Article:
Google Scholar

You can’t stay in your corner of the forest waiting for others to come to you. You have to go to them sometimes.- A. A. Milne

Advertisements

screen-shot-2016-09-10-at-9-43-52-amIf Google gave me a picture of the landscape of “the woods”, Google Scholar hopefully allows me now find some paths through it. I am investigating Inquiry Learning and Neurodiversity, and have posed these questions as part of my search for resources:

  1. What are the advantages or disadvantages for Neurodiverse Learners and Inquiry Learning?
  2. How is Inquiry Learning intertwined with Executive Function, Theory of Mind, and Central Coherence and other cognitive domains?
  3. What specific classroom practices are enabling Inquiry Learning for Neurodiverse Learners?

I decide to tackle Google Scholar with four tiers of search terms again. I hope this will unearth qualitative AND quantitative research into inquiry learning and considerations for neurodiverse learners by capturing research that spoke to social constructs such as “autism” and “special needs” as well as articles that drilled down to measuring neuropsychological domains, such as “task initiation” and “weak central coherence”.  In the very specific academic areas I am investigating, my search results in Google were always low (<10) and relatively recent, suggesting this is still an emerging research area.  While I had hoped to not rely on searching using “Autism” I find myself falling back on the term to hone my searches when they get too generalised.  “Autism” research currently attracts a lot of funding , so it doesn’t bode well to use euphemistic terms like “neurodiversity” in research papers – “Autism” plays to the need to appear as “more pressing” research.

Search-string-terms-horizontal-tree-Google-Scholar.png
Figure 1: Four tiered search terms in horizontal tree or dendrogram style. Image by author. CC by 2.0.

Setting my Google Scholar to Queensland University of Technology’s library, I am able to search and read articles beyond my university’s paywall. Google Scholar uses Boolean search mechanisms with a few modifications.  However, its point of difference is the focus on citations – academic literature can be quickly assessed for its integrity in a summary search as number of citations is displayed.  Here is a visual representation with annotated screen shots and resources relevant to my inquiry questions.

Search #1

string-search-and-screenshot-google-scholar-1
Figure 2: Advanced Search within Google Scholar. Image by site author CC by 2.0

Search #2

string-search-and-screenshot-google-scholar-2
Figure 3: Advanced Search within Google Scholar. Image by site author CC by 2.0

Search #3

string-search-and-screenshot-google-scholar-3
Figure 4: Advanced Search in Google Scholar. Image by site author CC by 2.0

Summary

While I still haven’t found that seminal research study that answers all my research questions and clears “the woods” in one fell swoop (probably because it doesn’t exist!) I am certainly not left wanting for relevant resources through Google Scholar. Scanning confirms Inquiry Learning could be seen as an obstacle to full participation for neurodiverse learners, but also  a scaffold to  develop skills for Inquiry Learning: and the deciding factor might hinge on teacher apathy/interest and classroom environmental factors, as opposed to the Inquiry Learning process itself.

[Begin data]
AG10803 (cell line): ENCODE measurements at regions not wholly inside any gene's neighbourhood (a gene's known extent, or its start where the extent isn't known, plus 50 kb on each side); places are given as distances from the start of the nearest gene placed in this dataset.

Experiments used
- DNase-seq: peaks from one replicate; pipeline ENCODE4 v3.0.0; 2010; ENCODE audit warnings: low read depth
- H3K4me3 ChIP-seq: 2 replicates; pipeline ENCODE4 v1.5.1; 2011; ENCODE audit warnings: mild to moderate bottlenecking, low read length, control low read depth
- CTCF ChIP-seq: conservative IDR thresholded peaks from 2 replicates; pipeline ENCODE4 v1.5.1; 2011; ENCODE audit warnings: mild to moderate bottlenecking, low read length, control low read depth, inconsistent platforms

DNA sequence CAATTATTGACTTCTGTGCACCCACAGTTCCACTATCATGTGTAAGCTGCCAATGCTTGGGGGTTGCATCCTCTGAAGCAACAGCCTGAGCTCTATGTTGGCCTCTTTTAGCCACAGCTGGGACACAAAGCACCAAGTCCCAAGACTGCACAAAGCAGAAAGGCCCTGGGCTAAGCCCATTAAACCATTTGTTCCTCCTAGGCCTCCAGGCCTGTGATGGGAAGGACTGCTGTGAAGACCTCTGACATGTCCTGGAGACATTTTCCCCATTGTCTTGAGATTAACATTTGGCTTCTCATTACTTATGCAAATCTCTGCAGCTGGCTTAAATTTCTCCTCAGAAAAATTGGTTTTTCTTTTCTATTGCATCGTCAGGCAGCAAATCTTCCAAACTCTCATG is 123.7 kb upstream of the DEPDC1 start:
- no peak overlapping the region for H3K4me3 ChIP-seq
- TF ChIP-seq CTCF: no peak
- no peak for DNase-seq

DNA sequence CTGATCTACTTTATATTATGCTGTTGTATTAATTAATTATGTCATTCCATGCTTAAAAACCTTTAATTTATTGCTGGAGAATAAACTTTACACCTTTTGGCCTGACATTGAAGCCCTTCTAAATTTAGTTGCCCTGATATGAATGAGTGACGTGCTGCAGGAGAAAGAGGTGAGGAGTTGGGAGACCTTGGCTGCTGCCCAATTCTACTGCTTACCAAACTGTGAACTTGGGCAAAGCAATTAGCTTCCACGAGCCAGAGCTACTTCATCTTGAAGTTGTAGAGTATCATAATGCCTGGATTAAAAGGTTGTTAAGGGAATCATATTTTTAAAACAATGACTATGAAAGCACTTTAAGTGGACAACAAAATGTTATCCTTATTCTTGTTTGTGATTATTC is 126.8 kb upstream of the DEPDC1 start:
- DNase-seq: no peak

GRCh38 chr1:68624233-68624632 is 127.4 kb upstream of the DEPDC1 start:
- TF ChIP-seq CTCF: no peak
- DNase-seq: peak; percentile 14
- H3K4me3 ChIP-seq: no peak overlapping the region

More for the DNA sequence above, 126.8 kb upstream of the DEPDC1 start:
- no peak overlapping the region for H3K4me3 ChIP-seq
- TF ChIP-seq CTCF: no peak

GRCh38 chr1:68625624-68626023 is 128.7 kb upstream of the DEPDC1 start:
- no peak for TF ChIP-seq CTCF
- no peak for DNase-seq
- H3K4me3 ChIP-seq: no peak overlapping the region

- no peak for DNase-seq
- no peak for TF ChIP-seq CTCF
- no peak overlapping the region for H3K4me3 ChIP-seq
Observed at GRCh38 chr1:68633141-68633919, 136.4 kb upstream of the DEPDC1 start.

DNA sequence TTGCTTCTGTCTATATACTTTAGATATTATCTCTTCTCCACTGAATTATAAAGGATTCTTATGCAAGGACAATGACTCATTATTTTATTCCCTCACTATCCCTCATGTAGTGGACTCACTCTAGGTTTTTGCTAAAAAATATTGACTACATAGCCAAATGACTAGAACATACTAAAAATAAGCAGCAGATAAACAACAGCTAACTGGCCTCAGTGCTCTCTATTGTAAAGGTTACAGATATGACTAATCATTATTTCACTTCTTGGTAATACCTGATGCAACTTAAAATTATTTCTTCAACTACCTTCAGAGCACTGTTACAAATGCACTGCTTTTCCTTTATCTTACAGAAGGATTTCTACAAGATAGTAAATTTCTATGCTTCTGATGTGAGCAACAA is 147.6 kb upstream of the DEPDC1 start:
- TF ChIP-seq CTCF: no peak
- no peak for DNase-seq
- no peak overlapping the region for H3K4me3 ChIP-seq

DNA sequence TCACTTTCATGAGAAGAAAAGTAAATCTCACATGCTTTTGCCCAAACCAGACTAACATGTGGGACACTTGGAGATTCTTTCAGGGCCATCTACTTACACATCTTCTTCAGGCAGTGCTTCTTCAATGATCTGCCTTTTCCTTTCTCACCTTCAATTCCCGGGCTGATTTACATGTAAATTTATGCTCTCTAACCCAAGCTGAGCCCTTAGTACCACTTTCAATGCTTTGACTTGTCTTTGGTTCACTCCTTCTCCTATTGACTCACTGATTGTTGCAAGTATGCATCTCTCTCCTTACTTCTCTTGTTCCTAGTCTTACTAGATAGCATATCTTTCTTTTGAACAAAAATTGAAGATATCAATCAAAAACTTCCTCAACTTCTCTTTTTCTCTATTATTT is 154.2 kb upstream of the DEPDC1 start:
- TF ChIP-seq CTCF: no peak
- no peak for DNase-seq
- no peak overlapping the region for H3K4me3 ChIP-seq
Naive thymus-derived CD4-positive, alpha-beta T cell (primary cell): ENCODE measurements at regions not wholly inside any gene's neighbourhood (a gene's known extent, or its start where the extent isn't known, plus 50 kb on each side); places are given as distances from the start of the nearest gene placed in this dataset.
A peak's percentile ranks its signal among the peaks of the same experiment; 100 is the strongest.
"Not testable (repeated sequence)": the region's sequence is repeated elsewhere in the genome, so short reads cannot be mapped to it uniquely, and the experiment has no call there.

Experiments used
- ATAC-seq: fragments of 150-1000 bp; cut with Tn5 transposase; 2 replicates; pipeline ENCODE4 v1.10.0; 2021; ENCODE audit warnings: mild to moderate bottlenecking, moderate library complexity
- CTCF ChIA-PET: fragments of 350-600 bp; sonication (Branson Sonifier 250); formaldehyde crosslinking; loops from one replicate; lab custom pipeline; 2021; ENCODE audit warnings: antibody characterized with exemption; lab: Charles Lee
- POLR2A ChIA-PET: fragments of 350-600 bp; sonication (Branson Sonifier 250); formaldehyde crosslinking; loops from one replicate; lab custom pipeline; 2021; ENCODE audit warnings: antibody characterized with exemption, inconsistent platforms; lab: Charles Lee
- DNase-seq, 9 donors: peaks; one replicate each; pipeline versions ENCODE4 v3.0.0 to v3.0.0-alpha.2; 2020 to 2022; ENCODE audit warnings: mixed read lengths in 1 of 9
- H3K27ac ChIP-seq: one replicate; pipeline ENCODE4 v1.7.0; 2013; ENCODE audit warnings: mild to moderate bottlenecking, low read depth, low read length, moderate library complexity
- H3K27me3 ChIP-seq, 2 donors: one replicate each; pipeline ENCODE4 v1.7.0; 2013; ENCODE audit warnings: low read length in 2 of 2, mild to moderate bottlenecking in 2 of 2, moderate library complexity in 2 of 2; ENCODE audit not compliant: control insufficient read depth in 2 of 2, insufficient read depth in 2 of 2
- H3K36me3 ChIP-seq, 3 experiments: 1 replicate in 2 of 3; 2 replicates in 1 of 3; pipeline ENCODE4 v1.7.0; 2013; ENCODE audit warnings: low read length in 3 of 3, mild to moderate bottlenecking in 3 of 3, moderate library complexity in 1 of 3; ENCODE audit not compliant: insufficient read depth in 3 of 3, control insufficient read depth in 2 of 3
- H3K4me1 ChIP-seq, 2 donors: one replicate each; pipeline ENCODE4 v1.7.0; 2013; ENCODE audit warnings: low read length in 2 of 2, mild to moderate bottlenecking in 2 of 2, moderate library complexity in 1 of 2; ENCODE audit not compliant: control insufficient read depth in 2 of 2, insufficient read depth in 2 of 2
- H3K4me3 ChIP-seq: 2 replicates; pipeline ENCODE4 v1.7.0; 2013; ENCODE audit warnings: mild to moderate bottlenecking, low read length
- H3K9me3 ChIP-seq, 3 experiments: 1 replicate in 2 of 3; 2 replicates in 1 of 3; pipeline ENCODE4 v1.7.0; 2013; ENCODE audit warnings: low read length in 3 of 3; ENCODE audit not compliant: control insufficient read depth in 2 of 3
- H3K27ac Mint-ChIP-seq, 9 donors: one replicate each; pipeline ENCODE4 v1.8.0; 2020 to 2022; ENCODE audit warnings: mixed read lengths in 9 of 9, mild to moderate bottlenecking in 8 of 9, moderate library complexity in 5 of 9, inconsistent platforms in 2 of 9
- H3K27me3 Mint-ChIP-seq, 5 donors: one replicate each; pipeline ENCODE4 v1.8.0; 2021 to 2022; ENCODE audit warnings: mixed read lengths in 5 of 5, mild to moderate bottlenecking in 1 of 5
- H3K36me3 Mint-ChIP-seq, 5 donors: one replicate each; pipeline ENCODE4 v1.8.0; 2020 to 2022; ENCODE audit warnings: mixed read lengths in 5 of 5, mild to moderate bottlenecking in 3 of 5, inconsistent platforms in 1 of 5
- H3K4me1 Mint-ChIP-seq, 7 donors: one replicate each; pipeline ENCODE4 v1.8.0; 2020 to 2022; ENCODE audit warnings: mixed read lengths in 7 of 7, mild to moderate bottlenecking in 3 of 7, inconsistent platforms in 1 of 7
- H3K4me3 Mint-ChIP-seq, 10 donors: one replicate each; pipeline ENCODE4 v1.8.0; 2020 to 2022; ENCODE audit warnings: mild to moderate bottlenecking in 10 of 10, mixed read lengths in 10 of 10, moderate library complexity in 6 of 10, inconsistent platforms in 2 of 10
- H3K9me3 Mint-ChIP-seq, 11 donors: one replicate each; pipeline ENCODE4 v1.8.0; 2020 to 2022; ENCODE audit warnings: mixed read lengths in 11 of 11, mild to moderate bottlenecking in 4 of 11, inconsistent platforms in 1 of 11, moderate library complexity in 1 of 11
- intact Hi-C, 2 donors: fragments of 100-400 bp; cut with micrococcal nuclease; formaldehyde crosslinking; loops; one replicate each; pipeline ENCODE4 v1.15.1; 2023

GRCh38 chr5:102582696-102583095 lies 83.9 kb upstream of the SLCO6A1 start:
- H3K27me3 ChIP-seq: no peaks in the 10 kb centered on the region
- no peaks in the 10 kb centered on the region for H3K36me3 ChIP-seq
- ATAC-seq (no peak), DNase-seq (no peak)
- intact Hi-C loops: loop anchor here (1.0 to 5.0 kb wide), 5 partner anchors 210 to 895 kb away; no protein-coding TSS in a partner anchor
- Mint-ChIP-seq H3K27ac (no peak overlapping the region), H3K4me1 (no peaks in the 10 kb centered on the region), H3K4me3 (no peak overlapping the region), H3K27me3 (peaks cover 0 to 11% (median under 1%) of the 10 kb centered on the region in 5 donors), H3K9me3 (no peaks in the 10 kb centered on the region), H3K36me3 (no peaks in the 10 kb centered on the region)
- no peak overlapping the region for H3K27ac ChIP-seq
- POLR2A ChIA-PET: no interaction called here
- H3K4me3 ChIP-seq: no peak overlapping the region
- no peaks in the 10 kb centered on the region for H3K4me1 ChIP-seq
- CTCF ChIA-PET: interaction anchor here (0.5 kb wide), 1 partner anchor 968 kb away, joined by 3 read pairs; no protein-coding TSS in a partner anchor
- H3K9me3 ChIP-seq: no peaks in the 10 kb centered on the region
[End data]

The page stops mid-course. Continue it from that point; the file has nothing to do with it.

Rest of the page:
Cognitive Skills and Abilities are bubbling to the surface with each advanced search.  I am also interested in the notion contained in some resources that certain neurodiverse learners may not be capable of fully understanding that the Inquiry Learning process is a form of teaching and learning.

My research questions are again edited with this in mind.

  1. What are the advantages or disadvantages for Neurodiverse Learners and Inquiry Learning?
  2. How is Inquiry Learning intertwined with Executive Function, Theory of Mind, and Central Coherence and other cognitive skills and abilities, such as self-awareness?
  3. How do specific teacher and classroom practices enable Inquiry Learning for Neurodiverse Learners.

Join me as I take the search, with my revised questions above and updated search strings below, to the academic database A+ Education.

search-string-terms-horizontal-tree-and-themes-a-education
Figure 5: Search terms by domain in vertical tree diagram.  Image by site author CC by 2.0

Mapping the Journey

overall-il-journey-milestones-4
Figure 6: Inquiry Process and Information Search Process. Image by site author CC by 2.0

 

References:

Andreiuc88 (Photographer). (n.d.). Man Walking Through a Fairytale Forest [photograph], Retrieved August 20, 2016, from http://www.shutterstock.com/pic-102692894.html?src=download_history

Audet, R. and L. Jordan (2008) Integrating inquiry across the curriculum. Heatherton, VIC: Hawker Brownlow. p. 14

Kuhlthau, C. C. (2004) Seeking Meaning: A Process Approach to Library and Information Services, 2nd edition, Libraries Unlimited, Westport, CT.

 

 

Leave a Reply

Fill in your details below or click an icon to log in:

WordPress.com Logo

You are commenting using your WordPress.com account. Log Out / Change )

Twitter picture

You are commenting using your Twitter account. Log Out / Change )

Facebook photo

You are commenting using your Facebook account. Log Out / Change )

Google+ photo

You are commenting using your Google+ account. Log Out / Change )

Connecting to %s